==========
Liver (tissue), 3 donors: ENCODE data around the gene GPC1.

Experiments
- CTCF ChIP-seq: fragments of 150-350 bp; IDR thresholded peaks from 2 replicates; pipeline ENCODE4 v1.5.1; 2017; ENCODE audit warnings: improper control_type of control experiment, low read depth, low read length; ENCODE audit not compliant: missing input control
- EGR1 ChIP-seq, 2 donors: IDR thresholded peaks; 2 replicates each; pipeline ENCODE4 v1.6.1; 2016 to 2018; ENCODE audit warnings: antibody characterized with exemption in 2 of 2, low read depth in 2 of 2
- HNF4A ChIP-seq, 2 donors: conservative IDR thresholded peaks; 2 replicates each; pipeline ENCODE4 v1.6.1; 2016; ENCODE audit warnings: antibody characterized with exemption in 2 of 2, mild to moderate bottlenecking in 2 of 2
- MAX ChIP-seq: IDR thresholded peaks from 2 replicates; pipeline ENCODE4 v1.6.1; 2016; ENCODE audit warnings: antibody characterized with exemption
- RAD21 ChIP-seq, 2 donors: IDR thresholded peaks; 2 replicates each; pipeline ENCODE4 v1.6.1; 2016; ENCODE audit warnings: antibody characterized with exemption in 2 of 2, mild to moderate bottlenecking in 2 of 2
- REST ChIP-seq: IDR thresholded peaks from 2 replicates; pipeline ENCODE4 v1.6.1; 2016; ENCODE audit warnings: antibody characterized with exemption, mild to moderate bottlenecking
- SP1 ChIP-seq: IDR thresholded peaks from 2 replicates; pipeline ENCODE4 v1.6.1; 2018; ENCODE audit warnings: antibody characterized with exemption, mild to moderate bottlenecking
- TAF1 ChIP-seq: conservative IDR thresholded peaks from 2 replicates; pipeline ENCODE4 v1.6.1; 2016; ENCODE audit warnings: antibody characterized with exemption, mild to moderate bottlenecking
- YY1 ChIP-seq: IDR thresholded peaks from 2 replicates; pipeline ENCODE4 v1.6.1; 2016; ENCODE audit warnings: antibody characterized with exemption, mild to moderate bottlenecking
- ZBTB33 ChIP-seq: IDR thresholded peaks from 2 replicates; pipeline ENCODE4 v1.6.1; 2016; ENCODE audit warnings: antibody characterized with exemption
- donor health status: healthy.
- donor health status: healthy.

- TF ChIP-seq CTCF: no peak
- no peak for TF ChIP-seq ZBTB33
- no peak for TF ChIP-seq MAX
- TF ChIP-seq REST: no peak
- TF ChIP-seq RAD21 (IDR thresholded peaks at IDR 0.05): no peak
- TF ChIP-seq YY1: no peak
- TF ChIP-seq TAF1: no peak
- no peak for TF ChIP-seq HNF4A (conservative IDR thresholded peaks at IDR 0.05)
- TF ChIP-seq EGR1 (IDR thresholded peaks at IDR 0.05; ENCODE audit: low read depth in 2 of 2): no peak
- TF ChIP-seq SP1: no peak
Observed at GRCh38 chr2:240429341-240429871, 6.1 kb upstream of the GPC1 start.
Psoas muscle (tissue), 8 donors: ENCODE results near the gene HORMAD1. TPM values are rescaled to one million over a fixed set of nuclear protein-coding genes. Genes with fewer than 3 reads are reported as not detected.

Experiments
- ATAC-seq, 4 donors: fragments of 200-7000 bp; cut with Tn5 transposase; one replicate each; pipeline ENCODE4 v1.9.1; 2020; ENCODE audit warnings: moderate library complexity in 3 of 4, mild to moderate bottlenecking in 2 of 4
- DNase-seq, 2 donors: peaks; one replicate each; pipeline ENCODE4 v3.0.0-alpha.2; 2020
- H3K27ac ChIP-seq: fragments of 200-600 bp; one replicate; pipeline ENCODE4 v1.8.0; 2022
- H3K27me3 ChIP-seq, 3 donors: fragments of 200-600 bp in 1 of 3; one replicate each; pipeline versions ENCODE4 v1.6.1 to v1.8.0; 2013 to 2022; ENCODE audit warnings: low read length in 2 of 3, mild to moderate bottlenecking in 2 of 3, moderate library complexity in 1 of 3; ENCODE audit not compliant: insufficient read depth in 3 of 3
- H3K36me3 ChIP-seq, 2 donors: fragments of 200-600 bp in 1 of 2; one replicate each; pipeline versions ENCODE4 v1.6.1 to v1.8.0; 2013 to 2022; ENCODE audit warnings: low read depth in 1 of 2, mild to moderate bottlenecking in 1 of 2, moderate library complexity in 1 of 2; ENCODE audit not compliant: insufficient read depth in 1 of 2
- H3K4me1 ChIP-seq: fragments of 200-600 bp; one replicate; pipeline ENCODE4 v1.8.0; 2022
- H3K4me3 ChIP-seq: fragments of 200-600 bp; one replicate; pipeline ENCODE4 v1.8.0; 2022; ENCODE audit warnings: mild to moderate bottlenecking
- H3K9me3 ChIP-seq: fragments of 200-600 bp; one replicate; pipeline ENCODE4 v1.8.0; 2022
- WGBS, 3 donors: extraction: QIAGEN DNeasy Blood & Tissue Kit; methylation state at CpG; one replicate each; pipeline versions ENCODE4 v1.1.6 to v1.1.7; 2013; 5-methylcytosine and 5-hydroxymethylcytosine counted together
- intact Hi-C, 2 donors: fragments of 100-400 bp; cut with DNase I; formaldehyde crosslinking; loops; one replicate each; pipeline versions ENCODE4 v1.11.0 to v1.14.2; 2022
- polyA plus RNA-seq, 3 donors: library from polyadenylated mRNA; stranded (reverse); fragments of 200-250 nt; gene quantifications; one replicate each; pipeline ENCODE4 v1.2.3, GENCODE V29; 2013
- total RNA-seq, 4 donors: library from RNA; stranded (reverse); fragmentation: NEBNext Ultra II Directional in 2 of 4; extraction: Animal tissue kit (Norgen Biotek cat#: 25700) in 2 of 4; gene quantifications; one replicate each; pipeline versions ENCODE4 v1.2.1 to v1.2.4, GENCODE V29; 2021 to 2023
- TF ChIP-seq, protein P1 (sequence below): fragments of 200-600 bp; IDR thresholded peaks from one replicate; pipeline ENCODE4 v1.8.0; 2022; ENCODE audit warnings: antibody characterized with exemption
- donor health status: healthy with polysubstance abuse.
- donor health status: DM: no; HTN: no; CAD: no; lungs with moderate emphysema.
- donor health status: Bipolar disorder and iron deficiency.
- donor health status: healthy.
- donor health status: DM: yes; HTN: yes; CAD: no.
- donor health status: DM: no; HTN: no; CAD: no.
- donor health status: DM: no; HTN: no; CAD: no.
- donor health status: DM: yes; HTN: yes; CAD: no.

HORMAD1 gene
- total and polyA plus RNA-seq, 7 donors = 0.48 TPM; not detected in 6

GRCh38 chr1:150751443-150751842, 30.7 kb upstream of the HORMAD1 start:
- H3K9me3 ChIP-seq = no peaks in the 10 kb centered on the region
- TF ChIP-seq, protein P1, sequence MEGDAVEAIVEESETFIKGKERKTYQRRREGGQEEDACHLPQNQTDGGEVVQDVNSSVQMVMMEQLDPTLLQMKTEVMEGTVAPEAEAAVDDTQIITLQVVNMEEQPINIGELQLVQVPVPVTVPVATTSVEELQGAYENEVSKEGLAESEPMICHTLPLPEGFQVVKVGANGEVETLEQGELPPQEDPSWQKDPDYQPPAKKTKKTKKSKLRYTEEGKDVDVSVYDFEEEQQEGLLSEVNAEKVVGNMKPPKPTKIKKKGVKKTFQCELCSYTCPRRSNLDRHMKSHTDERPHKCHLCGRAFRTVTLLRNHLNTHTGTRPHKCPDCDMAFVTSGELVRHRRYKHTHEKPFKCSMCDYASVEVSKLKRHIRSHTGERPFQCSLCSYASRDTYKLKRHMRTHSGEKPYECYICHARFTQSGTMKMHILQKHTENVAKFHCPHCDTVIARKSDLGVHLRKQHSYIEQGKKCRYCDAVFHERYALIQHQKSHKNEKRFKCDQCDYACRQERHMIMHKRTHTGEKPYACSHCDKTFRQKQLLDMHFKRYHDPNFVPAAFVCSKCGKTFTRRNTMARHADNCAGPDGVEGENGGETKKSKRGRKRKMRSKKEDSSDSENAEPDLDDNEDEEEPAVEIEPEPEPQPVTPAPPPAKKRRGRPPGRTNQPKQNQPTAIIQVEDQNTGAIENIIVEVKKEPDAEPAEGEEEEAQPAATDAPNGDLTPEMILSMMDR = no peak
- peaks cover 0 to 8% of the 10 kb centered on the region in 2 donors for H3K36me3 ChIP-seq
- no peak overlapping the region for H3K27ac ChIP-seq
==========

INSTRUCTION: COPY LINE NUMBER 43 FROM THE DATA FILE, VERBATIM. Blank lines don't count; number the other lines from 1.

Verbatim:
- donor health status: Bipolar disorder and iron deficiency.